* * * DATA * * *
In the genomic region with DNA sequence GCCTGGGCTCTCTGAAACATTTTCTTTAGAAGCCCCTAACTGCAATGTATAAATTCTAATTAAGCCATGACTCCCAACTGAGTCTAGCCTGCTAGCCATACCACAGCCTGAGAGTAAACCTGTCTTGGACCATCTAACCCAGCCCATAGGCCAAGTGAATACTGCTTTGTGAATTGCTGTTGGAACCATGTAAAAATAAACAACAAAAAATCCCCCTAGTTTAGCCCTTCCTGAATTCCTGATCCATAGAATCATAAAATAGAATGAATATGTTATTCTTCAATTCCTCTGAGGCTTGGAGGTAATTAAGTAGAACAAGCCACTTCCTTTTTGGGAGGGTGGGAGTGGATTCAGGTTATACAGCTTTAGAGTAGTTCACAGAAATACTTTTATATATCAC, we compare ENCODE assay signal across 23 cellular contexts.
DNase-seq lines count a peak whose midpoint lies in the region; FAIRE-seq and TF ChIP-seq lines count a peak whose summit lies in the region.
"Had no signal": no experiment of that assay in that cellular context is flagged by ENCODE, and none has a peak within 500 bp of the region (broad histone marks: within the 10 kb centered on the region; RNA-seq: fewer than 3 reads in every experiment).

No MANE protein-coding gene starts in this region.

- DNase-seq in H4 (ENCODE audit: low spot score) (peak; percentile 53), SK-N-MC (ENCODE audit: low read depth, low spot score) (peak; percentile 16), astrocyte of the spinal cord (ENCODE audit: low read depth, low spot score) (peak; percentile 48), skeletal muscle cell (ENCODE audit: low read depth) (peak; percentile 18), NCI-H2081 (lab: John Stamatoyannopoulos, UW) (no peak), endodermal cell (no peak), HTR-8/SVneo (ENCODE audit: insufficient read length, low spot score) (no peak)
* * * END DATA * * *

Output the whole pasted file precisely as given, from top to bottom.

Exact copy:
In the genomic region with DNA sequence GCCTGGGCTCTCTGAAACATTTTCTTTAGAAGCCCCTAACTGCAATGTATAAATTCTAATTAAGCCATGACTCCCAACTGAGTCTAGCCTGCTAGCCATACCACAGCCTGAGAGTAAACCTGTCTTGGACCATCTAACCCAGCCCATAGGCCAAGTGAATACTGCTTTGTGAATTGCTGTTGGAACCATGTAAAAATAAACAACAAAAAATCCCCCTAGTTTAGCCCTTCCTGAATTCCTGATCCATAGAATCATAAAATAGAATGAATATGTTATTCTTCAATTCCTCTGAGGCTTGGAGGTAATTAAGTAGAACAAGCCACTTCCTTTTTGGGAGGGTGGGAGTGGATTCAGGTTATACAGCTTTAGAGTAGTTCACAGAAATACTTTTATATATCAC, we compare ENCODE assay signal across 23 cellular contexts.
DNase-seq lines count a peak whose midpoint lies in the region; FAIRE-seq and TF ChIP-seq lines count a peak whose summit lies in the region.
"Had no signal": no experiment of that assay in that cellular context is flagged by ENCODE, and none has a peak within 500 bp of the region (broad histone marks: within the 10 kb centered on the region; RNA-seq: fewer than 3 reads in every experiment).

No MANE protein-coding gene starts in this region.

- DNase-seq in H4 (ENCODE audit: low spot score) (peak; percentile 53), SK-N-MC (ENCODE audit: low read depth, low spot score) (peak; percentile 16), astrocyte of the spinal cord (ENCODE audit: low read depth, low spot score) (peak; percentile 48), skeletal muscle cell (ENCODE audit: low read depth) (peak; percentile 18), NCI-H2081 (lab: John Stamatoyannopoulos, UW) (no peak), endodermal cell (no peak), HTR-8/SVneo (ENCODE audit: insufficient read length, low spot score) (no peak)